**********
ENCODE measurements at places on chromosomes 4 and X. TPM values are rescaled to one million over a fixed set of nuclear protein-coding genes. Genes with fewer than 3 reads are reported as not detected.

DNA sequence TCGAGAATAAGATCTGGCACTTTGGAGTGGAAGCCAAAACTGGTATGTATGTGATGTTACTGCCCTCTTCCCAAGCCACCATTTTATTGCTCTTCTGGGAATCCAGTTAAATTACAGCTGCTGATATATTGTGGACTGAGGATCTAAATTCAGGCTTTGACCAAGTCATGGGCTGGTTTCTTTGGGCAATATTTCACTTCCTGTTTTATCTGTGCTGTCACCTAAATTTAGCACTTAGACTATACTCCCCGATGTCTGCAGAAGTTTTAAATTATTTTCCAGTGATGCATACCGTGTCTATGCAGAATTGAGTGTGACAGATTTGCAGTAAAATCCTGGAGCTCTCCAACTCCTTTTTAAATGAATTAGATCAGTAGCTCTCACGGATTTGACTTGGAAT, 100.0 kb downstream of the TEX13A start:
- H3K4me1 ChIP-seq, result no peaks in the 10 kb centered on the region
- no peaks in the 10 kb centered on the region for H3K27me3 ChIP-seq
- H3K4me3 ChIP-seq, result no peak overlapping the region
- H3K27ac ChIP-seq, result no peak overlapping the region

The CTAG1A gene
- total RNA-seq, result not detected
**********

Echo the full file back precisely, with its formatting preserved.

ENCODE measurements at places on chromosomes 4 and X. TPM values are rescaled to one million over a fixed set of nuclear protein-coding genes. Genes with fewer than 3 reads are reported as not detected.

DNA sequence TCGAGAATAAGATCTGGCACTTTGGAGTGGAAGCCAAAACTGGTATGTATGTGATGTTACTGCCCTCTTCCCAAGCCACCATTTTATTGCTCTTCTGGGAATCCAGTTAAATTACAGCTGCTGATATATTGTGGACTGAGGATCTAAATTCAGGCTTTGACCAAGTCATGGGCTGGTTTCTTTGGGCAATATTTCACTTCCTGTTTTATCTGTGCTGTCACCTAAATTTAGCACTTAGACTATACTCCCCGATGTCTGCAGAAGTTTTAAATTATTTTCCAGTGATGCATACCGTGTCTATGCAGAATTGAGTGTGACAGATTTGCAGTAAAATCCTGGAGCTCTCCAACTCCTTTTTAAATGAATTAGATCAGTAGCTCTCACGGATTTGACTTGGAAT, 100.0 kb downstream of the TEX13A start:
- H3K4me1 ChIP-seq, result no peaks in the 10 kb centered on the region
- no peaks in the 10 kb centered on the region for H3K27me3 ChIP-seq
- H3K4me3 ChIP-seq, result no peak overlapping the region
- H3K27ac ChIP-seq, result no peak overlapping the region

The CTAG1A gene
- total RNA-seq, result not detected